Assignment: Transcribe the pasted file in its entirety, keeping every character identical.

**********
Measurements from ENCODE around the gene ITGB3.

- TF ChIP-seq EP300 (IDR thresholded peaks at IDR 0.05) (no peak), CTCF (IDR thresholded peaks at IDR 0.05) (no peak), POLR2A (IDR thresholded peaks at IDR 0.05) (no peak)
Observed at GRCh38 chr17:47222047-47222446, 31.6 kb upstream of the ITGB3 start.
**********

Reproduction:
Measurements from ENCODE around the gene ITGB3.

- TF ChIP-seq EP300 (IDR thresholded peaks at IDR 0.05) (no peak), CTCF (IDR thresholded peaks at IDR 0.05) (no peak), POLR2A (IDR thresholded peaks at IDR 0.05) (no peak)
Observed at GRCh38 chr17:47222047-47222446, 31.6 kb upstream of the ITGB3 start.